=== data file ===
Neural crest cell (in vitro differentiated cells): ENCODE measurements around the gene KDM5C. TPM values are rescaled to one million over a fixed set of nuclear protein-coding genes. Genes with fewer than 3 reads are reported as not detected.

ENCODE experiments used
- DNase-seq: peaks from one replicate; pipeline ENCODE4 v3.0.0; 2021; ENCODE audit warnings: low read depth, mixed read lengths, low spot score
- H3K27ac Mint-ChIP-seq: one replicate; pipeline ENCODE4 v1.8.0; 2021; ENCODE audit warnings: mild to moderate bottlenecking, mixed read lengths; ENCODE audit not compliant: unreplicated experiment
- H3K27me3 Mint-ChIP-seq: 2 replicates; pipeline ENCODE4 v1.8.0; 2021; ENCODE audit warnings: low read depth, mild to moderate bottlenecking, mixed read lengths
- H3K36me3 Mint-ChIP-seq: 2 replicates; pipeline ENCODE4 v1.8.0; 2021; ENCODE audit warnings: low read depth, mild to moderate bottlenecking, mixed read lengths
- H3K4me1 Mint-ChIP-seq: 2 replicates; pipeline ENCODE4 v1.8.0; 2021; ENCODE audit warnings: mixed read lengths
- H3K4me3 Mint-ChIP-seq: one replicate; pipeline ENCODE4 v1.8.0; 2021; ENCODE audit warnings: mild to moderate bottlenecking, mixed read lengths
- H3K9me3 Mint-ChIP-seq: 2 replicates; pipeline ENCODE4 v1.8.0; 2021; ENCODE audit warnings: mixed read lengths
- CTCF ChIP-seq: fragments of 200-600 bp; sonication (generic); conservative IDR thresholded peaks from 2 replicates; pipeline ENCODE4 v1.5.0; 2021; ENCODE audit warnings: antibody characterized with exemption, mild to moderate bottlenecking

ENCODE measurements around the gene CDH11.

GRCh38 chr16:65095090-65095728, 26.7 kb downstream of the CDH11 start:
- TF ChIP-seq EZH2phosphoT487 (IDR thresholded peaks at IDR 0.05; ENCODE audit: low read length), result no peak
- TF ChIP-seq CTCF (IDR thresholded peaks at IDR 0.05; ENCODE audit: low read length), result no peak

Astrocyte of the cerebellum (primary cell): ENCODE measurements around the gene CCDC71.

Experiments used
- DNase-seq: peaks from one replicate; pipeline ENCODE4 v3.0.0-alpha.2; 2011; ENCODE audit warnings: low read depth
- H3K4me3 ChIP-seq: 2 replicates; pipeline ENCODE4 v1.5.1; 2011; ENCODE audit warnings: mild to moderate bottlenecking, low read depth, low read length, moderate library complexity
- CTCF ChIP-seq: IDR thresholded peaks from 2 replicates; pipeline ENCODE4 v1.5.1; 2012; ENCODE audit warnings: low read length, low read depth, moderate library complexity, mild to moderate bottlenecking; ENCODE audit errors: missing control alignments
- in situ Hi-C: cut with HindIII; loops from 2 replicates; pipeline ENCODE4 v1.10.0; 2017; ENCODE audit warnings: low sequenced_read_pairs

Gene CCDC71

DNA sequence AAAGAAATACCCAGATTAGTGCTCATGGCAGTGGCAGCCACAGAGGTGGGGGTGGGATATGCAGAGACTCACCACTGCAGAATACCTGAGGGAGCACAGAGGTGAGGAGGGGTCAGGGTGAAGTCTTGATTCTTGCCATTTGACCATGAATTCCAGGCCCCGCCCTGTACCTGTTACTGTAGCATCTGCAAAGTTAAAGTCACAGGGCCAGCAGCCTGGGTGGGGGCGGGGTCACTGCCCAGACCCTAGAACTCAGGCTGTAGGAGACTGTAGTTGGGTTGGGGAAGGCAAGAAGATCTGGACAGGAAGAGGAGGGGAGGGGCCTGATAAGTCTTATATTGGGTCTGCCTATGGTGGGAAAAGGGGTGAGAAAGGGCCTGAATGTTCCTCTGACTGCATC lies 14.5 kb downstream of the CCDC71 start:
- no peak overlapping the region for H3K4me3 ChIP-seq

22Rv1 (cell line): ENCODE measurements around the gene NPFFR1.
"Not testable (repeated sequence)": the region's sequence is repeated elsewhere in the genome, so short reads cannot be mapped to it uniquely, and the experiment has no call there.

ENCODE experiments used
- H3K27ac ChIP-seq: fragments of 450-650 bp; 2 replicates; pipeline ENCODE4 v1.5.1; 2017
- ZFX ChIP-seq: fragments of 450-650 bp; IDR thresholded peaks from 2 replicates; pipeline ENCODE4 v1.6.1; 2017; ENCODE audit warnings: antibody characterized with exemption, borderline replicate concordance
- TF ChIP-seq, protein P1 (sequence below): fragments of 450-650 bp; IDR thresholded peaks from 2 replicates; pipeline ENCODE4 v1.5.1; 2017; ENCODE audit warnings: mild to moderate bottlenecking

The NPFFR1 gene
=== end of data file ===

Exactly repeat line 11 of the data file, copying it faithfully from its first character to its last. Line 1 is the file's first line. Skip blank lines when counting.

ENCODE measurements around the gene CDH11.